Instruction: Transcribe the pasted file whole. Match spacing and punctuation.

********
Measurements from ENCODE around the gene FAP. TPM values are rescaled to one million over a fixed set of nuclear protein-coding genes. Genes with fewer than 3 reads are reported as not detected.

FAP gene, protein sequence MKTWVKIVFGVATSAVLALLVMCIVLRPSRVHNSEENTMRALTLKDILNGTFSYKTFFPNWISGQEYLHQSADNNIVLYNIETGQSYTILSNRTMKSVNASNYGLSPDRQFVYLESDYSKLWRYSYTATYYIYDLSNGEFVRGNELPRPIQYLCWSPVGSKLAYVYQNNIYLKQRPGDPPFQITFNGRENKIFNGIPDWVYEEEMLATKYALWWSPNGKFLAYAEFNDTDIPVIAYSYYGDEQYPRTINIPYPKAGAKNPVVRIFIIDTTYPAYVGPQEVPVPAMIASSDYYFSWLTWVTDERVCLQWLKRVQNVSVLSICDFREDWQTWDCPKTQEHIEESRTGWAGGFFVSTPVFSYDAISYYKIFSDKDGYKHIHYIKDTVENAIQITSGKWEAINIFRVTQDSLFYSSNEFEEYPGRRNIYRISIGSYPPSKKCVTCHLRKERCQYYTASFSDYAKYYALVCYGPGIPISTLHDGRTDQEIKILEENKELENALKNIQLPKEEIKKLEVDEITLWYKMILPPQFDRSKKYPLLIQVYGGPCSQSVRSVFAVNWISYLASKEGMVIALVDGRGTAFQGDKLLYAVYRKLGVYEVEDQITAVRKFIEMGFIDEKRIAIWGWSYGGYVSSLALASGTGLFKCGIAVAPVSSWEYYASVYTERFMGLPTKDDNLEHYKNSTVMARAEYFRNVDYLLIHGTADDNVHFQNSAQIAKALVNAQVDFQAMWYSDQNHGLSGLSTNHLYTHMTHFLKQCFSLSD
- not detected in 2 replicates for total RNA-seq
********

Measurements from ENCODE around the gene FAP. TPM values are rescaled to one million over a fixed set of nuclear protein-coding genes. Genes with fewer than 3 reads are reported as not detected.

FAP gene, protein sequence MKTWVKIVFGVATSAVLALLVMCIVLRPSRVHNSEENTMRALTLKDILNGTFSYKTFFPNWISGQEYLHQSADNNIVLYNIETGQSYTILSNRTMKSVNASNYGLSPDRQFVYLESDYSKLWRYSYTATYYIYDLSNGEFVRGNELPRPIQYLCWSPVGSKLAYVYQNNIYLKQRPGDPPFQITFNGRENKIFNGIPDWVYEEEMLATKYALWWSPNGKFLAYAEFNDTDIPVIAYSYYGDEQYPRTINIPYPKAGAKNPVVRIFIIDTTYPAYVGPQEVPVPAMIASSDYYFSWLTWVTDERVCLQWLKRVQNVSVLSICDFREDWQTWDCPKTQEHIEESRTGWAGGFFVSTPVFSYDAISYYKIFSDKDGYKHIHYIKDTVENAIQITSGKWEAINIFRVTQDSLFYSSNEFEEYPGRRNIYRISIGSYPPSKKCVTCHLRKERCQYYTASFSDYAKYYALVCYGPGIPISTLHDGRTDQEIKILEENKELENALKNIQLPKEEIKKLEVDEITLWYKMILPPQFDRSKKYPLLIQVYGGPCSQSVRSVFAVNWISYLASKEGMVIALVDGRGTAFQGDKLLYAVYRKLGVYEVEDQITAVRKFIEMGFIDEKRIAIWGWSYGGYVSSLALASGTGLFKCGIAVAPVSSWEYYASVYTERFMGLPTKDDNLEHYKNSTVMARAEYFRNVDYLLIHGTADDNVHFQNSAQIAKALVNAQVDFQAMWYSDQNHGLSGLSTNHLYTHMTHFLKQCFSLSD
- not detected in 2 replicates for total RNA-seq